The healthcare push led to 7 million sign-ups, surpassing the Administration's targets, and giving a boost to this new program, while getting more Americans covered. Read more
A few days ago I was asked which of the Justices on the US Supreme Court I admire the most. My answer shocked the friend who asked the question: Justice Antonin Scalia and Justice Stephen Breyer. His reaction was almost immediate. "How can you admire two justices who are so different (i.e., conservative and liberal respectively, though the use of the political terms is somewhat inaccurate)??? I would like to take a moment today and explain why I feel we (the general public) have a tendency to look at the wrong aspects when evaluating our judges.
For decades Judges, especially Supreme Court Justices, have been labeled either liberal or conservative, judicial activists or practitioners of judicial restraint, strict constructionists or living constitutionalists…. The list goes on and on. Oddly enough, none of these terms are accurate in terms of what judges actually do, or rather, the processes by which they do their work. As a result, there is a very skewed perception of what is being done by the courts (see my blog on judicial review posted in February of this year). Read more
Boehner's buddies bucked the Tea Party to lower the insanity and raise the debt ceiling. Could they show the same courage to lift up our nation by raising the minimum wage for millions of workers?
McConnell's crew crammed down their crazies to avoid a destructive, dubious debate over debt. Now can they repel their radical right-wing to renew relief for unemployed Americans?
The Democrats avoided a manufactured meltdown to preserve the country's full faith and credit. In addition to the debt ceiling, it is time to raise our standards for what counts as progress.
Kudos to Congress for not creating a crisis. They raised the ceiling - now raise the floor: our basic quality of life, our safety net minimum our low expectations and baseline belief in democracy.
That would be a success worth toasting.
Meanwhile, toast small victories & share small talk as you enjoy a big night with big ideas at your local progressive social club.
Not snow, nor sleet, nor icy rain shall keep us from our appointed rounds!
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The Senate addresses historic obstruction by dealing with dramatic filibuster dysfunction, enraging the GOP and engaging democracy to move forward on Presidential appointments.
Iran talks turn into tremendous opportunities to pause their path toward nuclear armament and to showcase the power of diligent diplomacy.
We hold our breath for the healthcare site fixes, while half-a-million Americans are already headed toward comprehensive, affordable coverage and millions more finally have more options.
The Senate surprised us with one strong choice, Iran is surprising us by choosing a new path and Americans are finally getting choices too.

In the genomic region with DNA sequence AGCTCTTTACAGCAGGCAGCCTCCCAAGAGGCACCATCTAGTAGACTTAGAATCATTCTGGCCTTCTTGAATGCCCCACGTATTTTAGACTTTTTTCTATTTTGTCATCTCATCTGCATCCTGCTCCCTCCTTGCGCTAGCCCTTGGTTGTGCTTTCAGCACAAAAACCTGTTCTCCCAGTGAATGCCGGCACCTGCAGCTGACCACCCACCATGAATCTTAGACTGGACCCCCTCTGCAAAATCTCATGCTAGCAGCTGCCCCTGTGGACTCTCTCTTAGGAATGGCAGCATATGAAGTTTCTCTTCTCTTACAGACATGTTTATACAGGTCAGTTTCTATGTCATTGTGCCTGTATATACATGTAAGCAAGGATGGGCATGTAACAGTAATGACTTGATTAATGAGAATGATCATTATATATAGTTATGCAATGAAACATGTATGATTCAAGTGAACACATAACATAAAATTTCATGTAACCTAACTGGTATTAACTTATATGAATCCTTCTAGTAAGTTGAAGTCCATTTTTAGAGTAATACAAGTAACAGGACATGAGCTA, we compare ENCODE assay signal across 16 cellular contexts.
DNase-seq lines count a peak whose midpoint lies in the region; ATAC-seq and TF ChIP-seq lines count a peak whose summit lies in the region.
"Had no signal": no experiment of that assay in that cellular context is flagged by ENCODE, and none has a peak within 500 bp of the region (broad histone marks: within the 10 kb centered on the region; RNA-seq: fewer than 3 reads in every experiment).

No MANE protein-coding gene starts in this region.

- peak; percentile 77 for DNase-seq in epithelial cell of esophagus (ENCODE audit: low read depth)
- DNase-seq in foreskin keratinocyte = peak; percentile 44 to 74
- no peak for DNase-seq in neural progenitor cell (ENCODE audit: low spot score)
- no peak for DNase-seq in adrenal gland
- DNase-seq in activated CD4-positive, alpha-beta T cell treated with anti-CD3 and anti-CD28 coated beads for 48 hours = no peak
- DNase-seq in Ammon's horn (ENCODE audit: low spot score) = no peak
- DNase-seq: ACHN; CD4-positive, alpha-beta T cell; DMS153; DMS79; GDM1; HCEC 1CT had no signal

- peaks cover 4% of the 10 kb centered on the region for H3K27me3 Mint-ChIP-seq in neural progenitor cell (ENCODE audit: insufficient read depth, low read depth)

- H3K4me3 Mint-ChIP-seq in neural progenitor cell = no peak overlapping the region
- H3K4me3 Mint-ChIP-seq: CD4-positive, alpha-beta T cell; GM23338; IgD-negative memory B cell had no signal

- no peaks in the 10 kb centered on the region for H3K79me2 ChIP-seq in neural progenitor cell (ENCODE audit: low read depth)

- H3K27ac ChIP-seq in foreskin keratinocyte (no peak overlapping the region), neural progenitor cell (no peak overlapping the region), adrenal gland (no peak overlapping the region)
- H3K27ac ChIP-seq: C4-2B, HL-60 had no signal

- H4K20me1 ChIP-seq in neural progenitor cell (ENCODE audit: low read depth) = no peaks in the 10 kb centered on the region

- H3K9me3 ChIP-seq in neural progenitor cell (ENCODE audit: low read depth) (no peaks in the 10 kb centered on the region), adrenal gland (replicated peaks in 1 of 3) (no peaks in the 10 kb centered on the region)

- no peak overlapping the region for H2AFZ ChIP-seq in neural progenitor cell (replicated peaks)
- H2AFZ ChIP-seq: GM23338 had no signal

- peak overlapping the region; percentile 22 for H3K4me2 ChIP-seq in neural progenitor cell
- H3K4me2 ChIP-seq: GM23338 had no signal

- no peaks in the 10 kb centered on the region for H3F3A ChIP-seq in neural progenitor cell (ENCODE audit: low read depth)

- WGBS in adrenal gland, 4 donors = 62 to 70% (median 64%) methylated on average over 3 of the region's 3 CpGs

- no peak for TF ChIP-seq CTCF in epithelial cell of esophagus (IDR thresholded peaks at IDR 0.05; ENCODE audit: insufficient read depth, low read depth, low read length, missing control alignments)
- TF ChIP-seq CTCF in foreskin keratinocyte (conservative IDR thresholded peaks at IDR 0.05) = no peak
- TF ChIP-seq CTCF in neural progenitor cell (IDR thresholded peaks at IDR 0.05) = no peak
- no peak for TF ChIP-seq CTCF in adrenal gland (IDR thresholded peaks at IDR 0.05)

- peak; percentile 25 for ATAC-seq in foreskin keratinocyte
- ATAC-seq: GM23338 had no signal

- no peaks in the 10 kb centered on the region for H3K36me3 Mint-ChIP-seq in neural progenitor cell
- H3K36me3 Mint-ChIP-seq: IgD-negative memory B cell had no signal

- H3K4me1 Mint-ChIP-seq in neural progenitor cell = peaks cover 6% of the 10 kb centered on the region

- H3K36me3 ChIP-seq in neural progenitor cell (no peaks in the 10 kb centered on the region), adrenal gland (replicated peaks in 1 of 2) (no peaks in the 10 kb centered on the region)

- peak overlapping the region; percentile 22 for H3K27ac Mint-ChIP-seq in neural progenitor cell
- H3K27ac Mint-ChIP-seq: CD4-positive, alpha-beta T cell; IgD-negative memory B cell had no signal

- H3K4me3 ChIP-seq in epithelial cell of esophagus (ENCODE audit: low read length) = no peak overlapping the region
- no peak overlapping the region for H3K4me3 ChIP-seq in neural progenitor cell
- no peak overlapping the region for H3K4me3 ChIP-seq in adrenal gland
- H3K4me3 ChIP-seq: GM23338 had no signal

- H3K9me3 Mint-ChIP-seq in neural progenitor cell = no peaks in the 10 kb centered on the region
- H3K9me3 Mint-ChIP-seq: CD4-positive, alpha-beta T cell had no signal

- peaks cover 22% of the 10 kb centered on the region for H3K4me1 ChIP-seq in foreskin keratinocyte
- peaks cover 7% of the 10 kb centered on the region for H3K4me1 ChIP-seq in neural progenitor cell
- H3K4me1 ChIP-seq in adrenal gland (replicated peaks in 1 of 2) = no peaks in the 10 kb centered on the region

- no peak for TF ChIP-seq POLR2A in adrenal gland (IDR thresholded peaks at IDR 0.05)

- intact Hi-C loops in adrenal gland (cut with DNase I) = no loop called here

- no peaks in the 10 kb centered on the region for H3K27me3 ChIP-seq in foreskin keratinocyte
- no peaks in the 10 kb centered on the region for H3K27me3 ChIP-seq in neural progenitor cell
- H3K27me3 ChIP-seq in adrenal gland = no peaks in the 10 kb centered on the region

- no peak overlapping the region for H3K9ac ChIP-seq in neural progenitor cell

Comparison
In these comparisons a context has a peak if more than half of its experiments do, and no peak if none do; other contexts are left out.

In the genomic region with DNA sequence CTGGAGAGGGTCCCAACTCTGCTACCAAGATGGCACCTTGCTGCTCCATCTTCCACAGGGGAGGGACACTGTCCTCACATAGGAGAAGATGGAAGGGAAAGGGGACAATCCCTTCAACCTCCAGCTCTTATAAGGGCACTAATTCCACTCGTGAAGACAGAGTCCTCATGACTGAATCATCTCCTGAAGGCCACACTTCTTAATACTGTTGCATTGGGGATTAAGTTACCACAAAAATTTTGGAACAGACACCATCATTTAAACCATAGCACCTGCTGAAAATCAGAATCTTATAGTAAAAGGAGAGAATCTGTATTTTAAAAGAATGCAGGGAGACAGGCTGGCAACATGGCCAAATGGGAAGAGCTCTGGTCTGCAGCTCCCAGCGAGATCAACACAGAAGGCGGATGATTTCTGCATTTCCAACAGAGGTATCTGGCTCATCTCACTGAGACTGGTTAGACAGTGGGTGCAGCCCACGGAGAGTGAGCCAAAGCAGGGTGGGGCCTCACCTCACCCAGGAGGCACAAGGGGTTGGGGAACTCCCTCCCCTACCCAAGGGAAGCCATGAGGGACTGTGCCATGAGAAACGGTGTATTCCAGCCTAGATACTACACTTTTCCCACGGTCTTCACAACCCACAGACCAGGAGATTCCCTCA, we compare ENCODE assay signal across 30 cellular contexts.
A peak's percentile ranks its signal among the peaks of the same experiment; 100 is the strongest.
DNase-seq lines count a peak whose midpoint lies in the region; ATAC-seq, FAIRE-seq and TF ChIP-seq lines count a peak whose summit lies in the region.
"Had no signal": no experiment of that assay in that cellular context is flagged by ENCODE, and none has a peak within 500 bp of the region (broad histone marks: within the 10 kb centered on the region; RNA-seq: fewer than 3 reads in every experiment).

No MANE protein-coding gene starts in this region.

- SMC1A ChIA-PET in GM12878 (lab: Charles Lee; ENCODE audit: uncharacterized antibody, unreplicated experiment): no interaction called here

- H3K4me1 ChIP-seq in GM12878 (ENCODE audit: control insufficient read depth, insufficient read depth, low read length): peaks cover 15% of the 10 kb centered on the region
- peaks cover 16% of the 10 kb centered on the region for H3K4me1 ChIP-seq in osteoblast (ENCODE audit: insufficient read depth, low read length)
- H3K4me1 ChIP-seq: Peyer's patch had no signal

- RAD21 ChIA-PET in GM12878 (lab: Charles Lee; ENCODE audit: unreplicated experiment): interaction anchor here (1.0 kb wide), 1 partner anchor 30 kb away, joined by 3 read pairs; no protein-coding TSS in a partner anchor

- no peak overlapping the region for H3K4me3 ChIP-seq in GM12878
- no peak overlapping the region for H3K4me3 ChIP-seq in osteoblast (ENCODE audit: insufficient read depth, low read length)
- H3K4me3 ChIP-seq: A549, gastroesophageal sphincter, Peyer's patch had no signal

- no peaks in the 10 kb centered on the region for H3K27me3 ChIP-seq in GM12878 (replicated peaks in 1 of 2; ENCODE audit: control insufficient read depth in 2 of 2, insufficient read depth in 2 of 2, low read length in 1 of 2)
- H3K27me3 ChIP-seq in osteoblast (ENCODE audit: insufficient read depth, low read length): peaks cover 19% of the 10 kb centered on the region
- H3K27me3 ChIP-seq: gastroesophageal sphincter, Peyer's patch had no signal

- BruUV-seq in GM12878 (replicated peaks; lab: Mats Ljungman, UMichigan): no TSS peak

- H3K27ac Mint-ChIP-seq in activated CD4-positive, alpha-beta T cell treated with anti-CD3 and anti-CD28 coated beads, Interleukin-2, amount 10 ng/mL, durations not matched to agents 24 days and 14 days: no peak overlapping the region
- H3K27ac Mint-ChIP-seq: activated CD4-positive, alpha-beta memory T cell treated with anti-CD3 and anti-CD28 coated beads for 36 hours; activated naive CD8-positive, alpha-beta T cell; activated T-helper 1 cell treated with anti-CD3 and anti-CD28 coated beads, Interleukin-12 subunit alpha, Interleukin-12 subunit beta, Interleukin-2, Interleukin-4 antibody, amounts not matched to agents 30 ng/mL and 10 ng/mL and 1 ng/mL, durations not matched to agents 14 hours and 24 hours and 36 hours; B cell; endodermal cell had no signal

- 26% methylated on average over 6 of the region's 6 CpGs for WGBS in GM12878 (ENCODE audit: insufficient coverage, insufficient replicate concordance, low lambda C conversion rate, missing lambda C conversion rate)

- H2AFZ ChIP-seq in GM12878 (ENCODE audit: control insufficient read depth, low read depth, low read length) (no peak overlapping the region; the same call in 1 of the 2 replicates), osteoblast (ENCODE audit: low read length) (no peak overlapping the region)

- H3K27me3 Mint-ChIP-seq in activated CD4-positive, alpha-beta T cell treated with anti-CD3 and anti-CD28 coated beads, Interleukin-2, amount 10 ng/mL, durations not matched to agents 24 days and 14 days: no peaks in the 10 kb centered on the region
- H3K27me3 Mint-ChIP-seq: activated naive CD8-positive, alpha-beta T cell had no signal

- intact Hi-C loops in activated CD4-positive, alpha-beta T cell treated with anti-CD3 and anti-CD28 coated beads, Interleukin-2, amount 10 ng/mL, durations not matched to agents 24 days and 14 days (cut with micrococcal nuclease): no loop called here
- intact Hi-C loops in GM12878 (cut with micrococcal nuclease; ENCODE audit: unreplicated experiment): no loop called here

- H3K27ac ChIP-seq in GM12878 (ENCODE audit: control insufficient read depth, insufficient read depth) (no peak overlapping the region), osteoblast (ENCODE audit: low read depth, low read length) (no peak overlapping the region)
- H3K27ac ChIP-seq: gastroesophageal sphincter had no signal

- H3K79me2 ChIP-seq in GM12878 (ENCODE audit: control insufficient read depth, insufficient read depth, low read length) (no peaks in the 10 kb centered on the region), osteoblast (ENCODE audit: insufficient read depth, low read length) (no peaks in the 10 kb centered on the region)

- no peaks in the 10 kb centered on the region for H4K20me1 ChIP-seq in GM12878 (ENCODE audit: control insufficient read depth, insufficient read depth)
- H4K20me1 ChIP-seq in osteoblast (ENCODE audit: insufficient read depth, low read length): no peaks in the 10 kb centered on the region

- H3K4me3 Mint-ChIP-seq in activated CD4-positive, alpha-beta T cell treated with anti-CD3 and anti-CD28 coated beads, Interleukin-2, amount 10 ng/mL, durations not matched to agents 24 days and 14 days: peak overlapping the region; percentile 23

From nuclear options to new, clear options, there is much to be thankful for this holiday.
There is also much more work to be done to create a just and equitable society for all so that every family can celebrate a safe, sound, sustainable Thanksgiving.
Tonight, if you're thankful for your options to share ideas while sharing a pitcher or two, come by your local, progressive social club.
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The world weeps for Syria. To the growing list of atrocious statistics achieved during the Syrian Civil War, we may now add the 100,000th death. While the West twiddles its thumbs, weighing its fear of being embroiled in a prolonged conflict against some moral imperative to intervene, Bashar al-Assad and his regime continue to pass bloody milestones.
When your neighbors are taken prisoner or murdered and your schoolmates are tortured at the whims of the regime, it's hard to sit by… so many Syrians are not. But the rebels who wage war on Assad have also committed violent acts in their fight against the government that, when viewed in isolation, may be considered extreme and even cruel. And yet we do not view them in isolation. Many of us intuitively consider the rebels’ use of violence to be justified in light of the violence committed by the other side. So, the argument might go, it is only appropriate to judge the cruelty of the rebels’ actions in the context of the greater battle and in reference to the violence that Assad is currently using – violence justified in virtue of reciprocity, what I call "reactive" violence. Read more
I recently had a conversation with an Australian student in which neither of us knew what the other was saying. We were both speaking English, but it was probably the most unproductive conversation you can imagine.